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Best canoe literature library?

Discussion in 'Books, Videos, and the Like' started by mccloud, Nov 11, 2015.

  1. mccloud

    mccloud "Tiger Rag" back on the tidal Potomac

    Just out of curiosity, which library in the US or Canada has the biggest, best, most complete holdings of canoe-related literature, including books, videos, trip reports, maps, primary sources, etc. etc. Is there a library which actively tries to acquire, for example, old b&w 8mm home movies so that they can be preserved, and serve to document the history of canoe travel? When one is looking for an answer to some arcane minor fact related to canoes and canoeing, it would be nice to be able to go to a primary source. Where is that source? The Canadian Canoe Museum in Peterborough? The Antique Boat Museum in Clayton? The Adirondacks Museum at Blue Mountain Lake? Where else? Tom McCloud
     
  2. Dan Miller

    Dan Miller cranky canoeist Staff Member

    I suspect the best collections are in private hands.

    Due to the rarity of much of this material, you'd probably have to consider all repositories collectively.
     
  3. Benson Gray

    Benson Gray Canoe History Enthusiast Staff Member

    The Canadian Canoe Museum at http://www.canoemuseum.ca/ and the Wisconsin Canoe Heritage Museum at http://www.wisconsincanoeheritagemuseum.org/ are the only two institutions with collecting policies that are specifically focused on canoes that I know about. (Many years ago the WCHA's board of directors decided to avoid managing any tangible archives.) There are a broad variety of sources for materials related to canoes so the most appropriate one will probably depend on the specific question that you are seeking to answer.

    I agree with Dan that the best collections tend to be in private hands. This was especially clear when Dan and I started seeking out old canoe company catalogs, build records, and other information to scan for the collections listed at http://store.wcha.org/Historic-Canoe-Catalogs/ in the WCHA store. My original assumption was that museums would have the best collections, care, and willingness to share their materials. It soon became obvious that in most cases the private collectors were far ahead of the institutions on all of these points. It took over a decade to get permission from the Maine State Museum to distribute electronic copies of their Kennebec Canoe Company build records in this WCHA forum for example. It took less than ten seconds for the Old Town Canoe Company to approve a similar request for comparison.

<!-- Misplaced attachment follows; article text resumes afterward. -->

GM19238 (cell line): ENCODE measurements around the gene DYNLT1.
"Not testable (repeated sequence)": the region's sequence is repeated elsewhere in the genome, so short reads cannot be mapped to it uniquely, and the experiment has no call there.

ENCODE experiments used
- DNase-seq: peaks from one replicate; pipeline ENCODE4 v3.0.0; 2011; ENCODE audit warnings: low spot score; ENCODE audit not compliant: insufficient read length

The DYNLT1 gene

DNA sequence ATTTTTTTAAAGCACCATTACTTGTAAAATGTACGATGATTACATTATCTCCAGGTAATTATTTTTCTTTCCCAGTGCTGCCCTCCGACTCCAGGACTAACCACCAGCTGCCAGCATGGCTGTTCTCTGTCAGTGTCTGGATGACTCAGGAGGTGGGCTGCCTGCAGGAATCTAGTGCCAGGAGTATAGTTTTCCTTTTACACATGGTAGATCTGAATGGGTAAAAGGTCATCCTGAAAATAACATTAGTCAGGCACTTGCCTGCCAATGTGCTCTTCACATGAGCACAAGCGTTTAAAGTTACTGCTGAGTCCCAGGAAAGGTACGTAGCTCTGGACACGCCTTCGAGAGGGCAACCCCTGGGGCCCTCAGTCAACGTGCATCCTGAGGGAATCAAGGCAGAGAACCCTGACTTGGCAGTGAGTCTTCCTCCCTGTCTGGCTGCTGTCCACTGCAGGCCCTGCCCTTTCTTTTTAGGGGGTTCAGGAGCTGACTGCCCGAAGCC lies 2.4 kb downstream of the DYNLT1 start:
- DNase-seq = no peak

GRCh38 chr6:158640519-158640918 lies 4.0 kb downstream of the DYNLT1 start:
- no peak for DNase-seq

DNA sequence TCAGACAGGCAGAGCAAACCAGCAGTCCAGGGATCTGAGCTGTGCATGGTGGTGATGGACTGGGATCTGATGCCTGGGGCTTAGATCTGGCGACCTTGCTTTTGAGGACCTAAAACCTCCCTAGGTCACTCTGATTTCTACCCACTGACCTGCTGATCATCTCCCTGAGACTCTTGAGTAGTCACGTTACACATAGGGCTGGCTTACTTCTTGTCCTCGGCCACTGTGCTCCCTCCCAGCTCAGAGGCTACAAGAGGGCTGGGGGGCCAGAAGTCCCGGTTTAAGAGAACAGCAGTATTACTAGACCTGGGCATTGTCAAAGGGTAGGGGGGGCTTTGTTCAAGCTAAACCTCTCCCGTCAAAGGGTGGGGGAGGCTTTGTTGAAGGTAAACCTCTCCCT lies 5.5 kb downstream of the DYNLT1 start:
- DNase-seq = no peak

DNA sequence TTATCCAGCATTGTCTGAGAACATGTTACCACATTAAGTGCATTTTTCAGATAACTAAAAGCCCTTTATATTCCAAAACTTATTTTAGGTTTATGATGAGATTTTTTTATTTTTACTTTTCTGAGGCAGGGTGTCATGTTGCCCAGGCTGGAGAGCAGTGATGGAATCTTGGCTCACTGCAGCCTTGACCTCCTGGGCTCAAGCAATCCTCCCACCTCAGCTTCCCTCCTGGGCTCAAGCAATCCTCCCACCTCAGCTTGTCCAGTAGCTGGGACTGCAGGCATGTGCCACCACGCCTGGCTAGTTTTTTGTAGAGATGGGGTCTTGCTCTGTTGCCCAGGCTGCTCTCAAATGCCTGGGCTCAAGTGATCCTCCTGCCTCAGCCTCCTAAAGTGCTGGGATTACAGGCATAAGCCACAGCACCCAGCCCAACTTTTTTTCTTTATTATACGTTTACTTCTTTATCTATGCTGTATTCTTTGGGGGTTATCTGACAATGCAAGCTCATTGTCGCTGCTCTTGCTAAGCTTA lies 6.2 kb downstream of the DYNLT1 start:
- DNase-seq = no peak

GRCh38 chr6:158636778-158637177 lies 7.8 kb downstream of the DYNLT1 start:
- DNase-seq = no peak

I have pondered a related question when building my personal collection of things related to the Old Town Canoe Company. There will come a time when I need to find a new home for this archive. My current feeling is that an interested individual will probably be a better steward than an institutional option. I am curious to know how others feel about this and if someone has a better answer.

    Benson
     
    Last edited: Nov 12, 2015
  4. Kathryn Klos

    Kathryn Klos squirrel whisperer

    I've had the same thoughts as Benson regarding the Morris material I've collected. It also seems to me that an individual person with an interest in the subject matter will maintain the material intact and add to it-- and will KNOW it to a greater degree than a museum, where curators come and go and things get deaccessed.

    Anyone desiring primary source information could post in these Forums and learn who they might turn to.
     

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